A crown is a tooth-shaped cap that completely encases the tooth’s visible portion.
There are several reasons why someone could need a crown:
To repair a tooth that has been shattered, damaged, or chipped.
To give a weakening tooth more strength
When a tooth has rotted to the point that a filling isn’t possible.
To make teeth more appealing to the eye
To fix a tooth that had a big filling that was potentially failing.
To strengthen and seal a tooth after a root canal
Different types of dental crowns
The following are the most frequent materials used in tooth caps:
Ceramic: Porcelain or zirconia that has been tinted to match the surrounding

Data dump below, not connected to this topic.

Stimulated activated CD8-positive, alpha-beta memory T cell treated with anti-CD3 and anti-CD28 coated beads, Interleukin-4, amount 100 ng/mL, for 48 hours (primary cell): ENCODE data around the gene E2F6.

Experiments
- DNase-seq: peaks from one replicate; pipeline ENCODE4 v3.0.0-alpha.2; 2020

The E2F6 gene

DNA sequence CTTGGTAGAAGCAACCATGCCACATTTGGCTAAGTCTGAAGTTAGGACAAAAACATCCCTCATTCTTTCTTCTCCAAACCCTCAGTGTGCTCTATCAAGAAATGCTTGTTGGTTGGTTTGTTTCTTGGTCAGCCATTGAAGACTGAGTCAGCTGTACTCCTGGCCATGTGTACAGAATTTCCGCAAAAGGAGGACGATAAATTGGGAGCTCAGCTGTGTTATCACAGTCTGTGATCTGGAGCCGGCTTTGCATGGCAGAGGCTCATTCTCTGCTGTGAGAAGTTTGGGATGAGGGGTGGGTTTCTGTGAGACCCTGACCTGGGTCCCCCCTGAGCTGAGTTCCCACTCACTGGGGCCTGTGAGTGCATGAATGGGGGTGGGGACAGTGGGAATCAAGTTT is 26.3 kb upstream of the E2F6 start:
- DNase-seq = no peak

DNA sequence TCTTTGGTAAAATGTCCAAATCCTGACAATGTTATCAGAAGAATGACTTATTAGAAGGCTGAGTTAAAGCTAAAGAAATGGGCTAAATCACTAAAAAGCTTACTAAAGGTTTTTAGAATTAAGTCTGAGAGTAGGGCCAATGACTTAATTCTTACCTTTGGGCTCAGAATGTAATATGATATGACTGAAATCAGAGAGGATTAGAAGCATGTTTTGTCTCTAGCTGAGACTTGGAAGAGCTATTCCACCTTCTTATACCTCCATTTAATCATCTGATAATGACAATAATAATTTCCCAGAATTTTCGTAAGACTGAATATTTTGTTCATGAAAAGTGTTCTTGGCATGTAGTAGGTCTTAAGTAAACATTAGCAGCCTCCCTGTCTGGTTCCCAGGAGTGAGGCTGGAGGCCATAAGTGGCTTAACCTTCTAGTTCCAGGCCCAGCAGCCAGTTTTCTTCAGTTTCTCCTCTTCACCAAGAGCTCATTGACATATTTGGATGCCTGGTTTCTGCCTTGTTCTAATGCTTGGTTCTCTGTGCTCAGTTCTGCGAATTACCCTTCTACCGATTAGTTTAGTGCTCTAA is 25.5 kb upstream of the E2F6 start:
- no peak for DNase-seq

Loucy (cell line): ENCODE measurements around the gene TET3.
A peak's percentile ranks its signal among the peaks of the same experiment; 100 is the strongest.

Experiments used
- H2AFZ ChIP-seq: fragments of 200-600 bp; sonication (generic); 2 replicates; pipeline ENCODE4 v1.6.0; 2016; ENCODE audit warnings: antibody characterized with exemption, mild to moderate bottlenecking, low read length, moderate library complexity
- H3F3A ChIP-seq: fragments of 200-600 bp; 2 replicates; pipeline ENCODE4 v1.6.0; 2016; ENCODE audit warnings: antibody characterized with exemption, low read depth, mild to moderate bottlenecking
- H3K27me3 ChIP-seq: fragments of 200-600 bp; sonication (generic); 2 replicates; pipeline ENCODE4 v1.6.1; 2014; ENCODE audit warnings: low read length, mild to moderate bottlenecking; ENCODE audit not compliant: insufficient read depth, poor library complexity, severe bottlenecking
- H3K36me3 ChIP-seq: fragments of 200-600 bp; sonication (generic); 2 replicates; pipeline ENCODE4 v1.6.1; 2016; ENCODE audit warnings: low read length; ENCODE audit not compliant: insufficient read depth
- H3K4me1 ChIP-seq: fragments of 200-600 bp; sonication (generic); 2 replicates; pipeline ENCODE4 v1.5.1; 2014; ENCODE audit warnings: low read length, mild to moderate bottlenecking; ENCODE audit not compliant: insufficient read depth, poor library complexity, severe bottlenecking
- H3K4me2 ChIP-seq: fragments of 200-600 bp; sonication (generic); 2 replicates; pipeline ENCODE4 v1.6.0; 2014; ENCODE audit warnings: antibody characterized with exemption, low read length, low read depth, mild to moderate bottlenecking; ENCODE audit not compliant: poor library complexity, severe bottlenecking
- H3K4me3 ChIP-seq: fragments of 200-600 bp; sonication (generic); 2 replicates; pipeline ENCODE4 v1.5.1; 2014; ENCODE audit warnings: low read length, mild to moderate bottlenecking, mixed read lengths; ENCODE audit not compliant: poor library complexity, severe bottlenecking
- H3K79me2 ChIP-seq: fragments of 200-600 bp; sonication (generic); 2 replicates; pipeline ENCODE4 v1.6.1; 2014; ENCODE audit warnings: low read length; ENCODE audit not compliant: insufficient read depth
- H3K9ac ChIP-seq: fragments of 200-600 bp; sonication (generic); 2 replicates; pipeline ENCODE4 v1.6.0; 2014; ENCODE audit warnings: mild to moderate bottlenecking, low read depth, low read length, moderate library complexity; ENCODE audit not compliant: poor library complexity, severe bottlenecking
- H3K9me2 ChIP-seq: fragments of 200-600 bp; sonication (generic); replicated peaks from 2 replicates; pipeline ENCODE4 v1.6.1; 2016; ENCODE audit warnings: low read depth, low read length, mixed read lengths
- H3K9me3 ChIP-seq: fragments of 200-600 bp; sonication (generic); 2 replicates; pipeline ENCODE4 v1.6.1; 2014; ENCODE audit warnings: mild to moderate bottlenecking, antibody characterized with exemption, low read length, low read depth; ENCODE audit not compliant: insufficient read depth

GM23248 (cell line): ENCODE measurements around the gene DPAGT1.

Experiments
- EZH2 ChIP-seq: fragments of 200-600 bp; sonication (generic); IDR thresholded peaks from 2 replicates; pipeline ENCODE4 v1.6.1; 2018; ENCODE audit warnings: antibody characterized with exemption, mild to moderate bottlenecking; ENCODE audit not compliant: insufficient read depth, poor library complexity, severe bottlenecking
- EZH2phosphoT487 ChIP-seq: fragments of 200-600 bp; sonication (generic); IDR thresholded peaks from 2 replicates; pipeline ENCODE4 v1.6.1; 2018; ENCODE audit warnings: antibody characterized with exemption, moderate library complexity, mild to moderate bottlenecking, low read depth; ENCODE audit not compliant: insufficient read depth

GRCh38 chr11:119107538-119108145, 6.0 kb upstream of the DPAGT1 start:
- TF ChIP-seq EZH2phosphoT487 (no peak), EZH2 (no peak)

Metal alloys: These include gold, platinum, palladium, and non-precious metals;
they can be “white” (silver-colored) or “yellow” (yellow-colored) (gold-colored).
Some people choose gold crowns because they prefer the way gold teeth look
(read more about other gold dental swag here).
PFM (porcelain-fused-to-metal): a hybrid of the two, with ceramic fused to an
inner metal crown.
Resin/composite crowns are less expensive and last less time than other types;
they can be used as temporary crowns while you wait for a permanent crown.